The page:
Deep learning’s progress over the last decade has heightened interest in the subject of artificial intelligence. However, the growing popularity of AI has exposed some of the field’s fundamental issues, such as the “black box problem,” which is the challenge of understanding how complicated machine learning algorithms make choices.
Because of the growing focus on black-box, a corpus of research on explainable AI has emerged. And much of the work done in the field includes creating approaches that attempt to explain a machine learning algorithm’s conclusion without cracking open the black box.
Two types of Machine Learning black boxes
The black-box problem, like many other aspects of artificial intelligence, is fraught with ambiguity. There are two sorts of black-box AI systems:
- functionalities that are too complex for any human to grasp
- proprietary functions.
Deep neural networks, the architecture used in dl algorithms, are an example of the first type of black-box AI. DNNs are made up of layers upon layers of linked variables, which are adjusted as the network is trained on a large number of instances. As neural networks expand in size, it becomes increasingly difficult to track how their millions (and even billions) of parameters interact to produce choices. Even if AI engineers have access to such parameters, they will be unable to accurately dissect the neural network’s judgments.
The second form of black-box AI, proprietary algorithms, refers to firms who conceal the specifics of their AI systems for a variety of reasons, including intellectual property protection or preventing criminal actors from manipulating the system. In this instance, the individuals who built the AI system may be aware of its inner logic, but the people who utilize it are not. Every day, we engage with a variety of black-box AI systems, such as Facebook news, Amazon system for recommendation and Google Search’s ranking algorithm. The most hazardous ones, though, are those used to decide prison sentences, credit ratings, and hospital treatment decisions.
Accuracy and Interpretability
According to a widely held opinion in the AI field, there is a tradeoff between accuracy and interpretability: Deep neural networks, for example, give flexibility and accuracy that other types of machine learning algorithms lack at the price of being uninterpretable.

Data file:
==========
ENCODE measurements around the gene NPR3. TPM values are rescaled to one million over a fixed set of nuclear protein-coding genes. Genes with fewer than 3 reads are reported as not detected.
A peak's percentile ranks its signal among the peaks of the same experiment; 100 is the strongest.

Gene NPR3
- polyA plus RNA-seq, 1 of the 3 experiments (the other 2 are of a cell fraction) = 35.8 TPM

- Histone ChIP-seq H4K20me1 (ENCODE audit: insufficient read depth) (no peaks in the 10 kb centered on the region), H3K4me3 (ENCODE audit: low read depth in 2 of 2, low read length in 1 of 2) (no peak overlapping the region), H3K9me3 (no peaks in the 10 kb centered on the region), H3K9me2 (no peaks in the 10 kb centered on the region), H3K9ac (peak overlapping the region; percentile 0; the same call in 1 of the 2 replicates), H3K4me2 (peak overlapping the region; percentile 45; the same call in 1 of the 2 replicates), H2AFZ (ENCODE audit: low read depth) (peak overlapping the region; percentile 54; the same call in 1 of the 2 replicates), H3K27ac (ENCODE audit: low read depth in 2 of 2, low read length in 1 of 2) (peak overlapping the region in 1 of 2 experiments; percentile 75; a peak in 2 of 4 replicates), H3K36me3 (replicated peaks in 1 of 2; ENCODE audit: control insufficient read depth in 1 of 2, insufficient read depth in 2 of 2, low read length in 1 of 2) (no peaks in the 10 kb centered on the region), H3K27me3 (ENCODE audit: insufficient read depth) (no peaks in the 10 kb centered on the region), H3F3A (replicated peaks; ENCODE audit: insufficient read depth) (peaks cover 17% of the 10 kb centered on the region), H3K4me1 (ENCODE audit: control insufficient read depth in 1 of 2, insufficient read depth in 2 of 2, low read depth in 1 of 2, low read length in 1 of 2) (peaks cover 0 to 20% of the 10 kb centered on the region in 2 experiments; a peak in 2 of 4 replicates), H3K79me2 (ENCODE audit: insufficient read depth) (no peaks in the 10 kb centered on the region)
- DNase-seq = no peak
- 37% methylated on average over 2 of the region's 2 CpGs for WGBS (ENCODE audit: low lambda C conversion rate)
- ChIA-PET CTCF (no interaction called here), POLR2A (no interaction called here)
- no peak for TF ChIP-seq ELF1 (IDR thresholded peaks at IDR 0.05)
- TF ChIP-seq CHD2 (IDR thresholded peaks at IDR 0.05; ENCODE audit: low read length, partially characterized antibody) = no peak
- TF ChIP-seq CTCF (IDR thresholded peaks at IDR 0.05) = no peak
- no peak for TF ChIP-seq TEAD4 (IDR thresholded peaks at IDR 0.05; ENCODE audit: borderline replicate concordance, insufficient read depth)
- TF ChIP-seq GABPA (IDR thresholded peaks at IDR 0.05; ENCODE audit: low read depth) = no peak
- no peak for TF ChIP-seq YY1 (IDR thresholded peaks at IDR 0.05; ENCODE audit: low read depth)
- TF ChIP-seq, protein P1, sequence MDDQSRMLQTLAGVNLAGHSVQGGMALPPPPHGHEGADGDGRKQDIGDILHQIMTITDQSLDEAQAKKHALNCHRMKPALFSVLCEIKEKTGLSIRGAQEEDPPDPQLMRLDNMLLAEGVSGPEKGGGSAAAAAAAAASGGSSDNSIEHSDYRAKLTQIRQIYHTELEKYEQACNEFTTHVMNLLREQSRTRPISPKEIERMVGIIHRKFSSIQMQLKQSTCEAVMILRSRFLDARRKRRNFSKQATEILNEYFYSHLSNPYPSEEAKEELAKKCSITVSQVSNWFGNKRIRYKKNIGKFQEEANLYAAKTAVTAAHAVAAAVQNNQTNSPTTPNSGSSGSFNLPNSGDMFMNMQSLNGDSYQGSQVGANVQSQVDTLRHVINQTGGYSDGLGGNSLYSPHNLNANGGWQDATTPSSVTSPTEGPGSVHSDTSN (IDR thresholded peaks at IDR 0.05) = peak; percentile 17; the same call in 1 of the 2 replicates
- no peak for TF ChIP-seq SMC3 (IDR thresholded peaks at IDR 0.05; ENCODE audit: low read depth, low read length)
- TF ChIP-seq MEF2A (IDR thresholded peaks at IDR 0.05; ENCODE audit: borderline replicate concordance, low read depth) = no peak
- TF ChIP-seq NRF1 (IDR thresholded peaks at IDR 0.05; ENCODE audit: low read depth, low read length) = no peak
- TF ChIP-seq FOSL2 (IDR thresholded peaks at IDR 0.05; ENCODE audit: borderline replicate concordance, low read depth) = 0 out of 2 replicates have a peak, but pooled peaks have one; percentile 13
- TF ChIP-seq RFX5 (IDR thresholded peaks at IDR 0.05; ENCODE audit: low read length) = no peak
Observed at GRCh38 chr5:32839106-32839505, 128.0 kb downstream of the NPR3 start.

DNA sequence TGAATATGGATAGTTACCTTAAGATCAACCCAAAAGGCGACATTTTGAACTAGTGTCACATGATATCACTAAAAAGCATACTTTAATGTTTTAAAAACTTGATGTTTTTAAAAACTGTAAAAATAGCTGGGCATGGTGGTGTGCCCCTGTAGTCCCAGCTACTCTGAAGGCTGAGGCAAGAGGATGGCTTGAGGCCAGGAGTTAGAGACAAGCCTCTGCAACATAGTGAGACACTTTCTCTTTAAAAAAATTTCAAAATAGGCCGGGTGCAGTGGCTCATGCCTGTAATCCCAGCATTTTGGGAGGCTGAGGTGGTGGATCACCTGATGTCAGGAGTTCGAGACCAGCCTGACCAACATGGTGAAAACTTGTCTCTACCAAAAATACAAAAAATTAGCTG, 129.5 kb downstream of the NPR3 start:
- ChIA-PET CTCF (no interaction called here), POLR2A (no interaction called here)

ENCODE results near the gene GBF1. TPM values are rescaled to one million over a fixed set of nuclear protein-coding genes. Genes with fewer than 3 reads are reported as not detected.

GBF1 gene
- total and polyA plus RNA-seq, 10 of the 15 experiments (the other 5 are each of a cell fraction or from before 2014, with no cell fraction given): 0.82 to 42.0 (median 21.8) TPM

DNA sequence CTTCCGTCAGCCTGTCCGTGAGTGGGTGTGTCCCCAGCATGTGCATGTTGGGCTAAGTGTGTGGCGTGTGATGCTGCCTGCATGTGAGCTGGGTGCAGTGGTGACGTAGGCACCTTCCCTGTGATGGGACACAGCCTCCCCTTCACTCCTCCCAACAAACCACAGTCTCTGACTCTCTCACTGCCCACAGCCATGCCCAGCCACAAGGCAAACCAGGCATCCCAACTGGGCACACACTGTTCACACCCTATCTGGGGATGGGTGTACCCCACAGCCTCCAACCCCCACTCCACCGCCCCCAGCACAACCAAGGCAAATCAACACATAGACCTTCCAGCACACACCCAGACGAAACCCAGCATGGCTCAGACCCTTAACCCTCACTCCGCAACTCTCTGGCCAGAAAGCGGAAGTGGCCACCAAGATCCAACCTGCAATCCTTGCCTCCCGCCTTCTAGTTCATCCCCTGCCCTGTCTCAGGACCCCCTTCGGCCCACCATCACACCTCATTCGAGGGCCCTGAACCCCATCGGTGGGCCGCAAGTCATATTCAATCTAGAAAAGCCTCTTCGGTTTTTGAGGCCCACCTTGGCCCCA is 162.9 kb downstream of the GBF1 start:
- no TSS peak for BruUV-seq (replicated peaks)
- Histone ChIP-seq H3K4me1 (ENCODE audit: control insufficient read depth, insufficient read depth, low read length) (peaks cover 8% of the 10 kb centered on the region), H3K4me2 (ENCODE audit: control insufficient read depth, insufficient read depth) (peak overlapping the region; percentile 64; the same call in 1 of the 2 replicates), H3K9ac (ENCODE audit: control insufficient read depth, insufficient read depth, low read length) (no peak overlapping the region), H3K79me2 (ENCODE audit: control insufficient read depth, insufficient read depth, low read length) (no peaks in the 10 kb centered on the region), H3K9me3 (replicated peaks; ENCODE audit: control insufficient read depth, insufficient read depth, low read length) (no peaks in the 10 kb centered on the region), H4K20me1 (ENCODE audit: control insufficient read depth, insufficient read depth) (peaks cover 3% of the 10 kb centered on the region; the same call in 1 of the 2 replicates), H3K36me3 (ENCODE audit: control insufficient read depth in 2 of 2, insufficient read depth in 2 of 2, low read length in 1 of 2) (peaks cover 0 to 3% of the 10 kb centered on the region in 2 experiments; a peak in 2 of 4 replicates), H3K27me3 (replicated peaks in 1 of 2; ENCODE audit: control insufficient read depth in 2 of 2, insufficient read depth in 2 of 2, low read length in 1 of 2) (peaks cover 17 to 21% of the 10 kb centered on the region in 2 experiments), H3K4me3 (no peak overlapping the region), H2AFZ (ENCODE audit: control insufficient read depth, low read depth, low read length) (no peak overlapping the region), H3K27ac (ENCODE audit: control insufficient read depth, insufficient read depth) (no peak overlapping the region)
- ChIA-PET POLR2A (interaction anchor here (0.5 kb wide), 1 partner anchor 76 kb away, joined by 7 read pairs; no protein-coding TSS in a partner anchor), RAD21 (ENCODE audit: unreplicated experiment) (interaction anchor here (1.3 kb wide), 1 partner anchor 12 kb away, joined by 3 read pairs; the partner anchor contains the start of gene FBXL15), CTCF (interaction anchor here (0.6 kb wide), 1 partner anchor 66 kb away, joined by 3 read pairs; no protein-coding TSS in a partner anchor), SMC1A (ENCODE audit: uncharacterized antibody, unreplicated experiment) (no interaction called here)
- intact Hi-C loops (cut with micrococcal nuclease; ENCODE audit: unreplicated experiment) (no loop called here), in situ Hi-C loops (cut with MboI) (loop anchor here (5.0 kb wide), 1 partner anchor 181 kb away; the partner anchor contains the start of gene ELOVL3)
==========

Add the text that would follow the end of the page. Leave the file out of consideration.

However, this is very dependent on the issue domain, the type of data provided, and the intended solutions.
In certain situations, the interpretability given by a simpler machine learning model outweighs the minimal performance obtained by using a black-box AI system.
This is especially true in crucial fields like medicine, where clinicians must understand the reasoning behind an AI-generated choice and apply their own thoughts and opinions to it.
Part of the problem arises from a culture that has infected the AI community in the aftermath of deep learning’s growth in popularity. Many academics are leaning toward the “more is better” approach, in which it is hoped that larger deep learning models with more layers and parameters trained on larger data sets would result in artificial intelligence advances. This has resulted in the widespread use of deep learning in fields where interpretable AI approaches may produce similarly accurate results.
Problems with black box AI systems
Many firms conceal the features of their AI systems for financial reasons, such as maintaining a competitive advantage. However, although this business model increases the profit of the firm building the AI system, it does nothing to reduce the pain and damage it does to the end-user, such as a prisoner receiving an overly long sentence or a needy individual being denied a loan.
This tendency is particularly concerning in industries like banking, health care, and criminal justice. There is already a large amount of work and study on algorithmic bias and AI systems that discriminate against specific populations.
However, since algorithms are kept behind closed doors and only accessible to their creators, there is limited chance for an unbiased inquiry into their inner workings, and most researchers must rely on faulty black-box explanation techniques that connect inputs to outputs.
Another common justification given by tech firms for defending black-box AI systems is to keep hostile actors from reverse-engineering and exploiting their algorithms.
This is a method that is being used in various areas of software engineering. For example, in security, open-source and transparency are rapidly replacing the “security by obscurity” ethos, in which corporations assume that concealing the specifics of their program would keep them secure.
There’s no reason why the AI community shouldn’t use the same approach.